Wisdom and heartbreak


July 16, 2012 10:11 am

There seem to be countless studies and articles now that confirm the common sense of saving sex until marriage.   Most of those who do, complete college and  get jobs and have babies who have two parents who have made a lifetime commitment to each other.  Which is good for EVERYONE!


Ms. Faulkner is married and living on two paychecks, while Ms. Schairer is raising her children by herself. That gives the Faulkner family a profound advantage in income and nurturing time, and makes their children statistically more likely to finish college, find good jobs and form stable marriages.

Ms. Faulkner goes home to a trim subdivision and weekends crowded with children’s events. Ms. Schairer’s rent consumes more than half her income, and she scrapes by on food stamps.

Worth Thinking About


May 1, 2012 5:47 am

This woman thinks women have unrealistic views about men, themselves, and marriage.  She seems to have stumbled upon some age old wisdom about marriage:

There’s also a very practical component to marriage, but people find talking about that to be antithetical to our notion of what “real” love is. They like to think about marriage as some kind of divine union without considering that it’s more like a contented partnership formed to run a very small, mundane nonprofit business. And while that may not sound super exciting, that aspect of it can actually be really, really nice. You have to be compatible with your partner on a practical level as well. Arranged marriages account for that. Many women in choice marriages go the altar not having fully considered the practical aspects.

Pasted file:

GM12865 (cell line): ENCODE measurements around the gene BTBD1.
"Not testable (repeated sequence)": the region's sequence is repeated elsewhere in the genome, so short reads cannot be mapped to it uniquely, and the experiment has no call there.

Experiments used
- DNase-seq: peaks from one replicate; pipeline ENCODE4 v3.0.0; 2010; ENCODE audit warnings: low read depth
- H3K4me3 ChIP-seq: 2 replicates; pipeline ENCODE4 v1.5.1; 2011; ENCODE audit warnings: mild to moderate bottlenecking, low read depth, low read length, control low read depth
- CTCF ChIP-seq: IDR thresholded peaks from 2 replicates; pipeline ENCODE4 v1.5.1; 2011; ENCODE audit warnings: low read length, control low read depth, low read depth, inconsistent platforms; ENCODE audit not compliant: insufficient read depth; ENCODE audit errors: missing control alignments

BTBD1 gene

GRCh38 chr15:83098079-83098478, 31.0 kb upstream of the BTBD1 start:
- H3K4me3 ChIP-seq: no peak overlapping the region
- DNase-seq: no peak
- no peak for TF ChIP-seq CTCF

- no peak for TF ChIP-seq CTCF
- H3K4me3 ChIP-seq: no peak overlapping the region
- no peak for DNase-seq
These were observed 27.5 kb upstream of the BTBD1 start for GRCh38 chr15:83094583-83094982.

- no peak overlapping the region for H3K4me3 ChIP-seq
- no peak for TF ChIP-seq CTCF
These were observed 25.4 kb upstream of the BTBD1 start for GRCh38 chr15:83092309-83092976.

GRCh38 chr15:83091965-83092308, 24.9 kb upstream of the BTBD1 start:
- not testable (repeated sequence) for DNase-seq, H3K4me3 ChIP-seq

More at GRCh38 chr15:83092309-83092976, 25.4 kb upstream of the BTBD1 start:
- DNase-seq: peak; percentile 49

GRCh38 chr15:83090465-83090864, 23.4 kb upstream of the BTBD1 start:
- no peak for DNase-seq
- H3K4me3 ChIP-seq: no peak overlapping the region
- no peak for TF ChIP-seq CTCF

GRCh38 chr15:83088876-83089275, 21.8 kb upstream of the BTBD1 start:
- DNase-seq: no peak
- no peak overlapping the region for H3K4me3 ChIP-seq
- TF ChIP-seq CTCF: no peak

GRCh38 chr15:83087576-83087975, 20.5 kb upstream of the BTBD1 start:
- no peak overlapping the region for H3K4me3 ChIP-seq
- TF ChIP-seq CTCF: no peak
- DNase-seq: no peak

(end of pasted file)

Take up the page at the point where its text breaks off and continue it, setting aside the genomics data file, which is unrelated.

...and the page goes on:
Cohabitation: Sliding into Marriage, Avoiding Important Questions


April 15, 2012 5:05 pm

Cohabitation is bad preparation for marriage.  It is always lovely to have the New York Times confirm what one has been saying for years:

Moving from dating to sleeping over to sleeping over a lot to cohabitation can be a gradual slope, one not marked by rings or ceremonies or sometimes even a conversation. Couples bypass talking about why they want to live together and what it will mean.


Sliding into cohabitation wouldn’t be a problem if sliding out were as easy. But it isn’t. Too often, young adults enter into what they imagine will be low-cost, low-risk living situations only to find themselves unable to get out months, even years, later. It’s like signing up for a credit card with 0 percent interest. At the end of 12 months when the interest goes up to 23 percent you feel stuck because your balance is too high to pay off. In fact, cohabitation can be exactly like that. In behavioral economics, it’s called consumer lock-in.

“Where can I find information about natural family planning and divorce?”


March 13, 2012 8:52 pm

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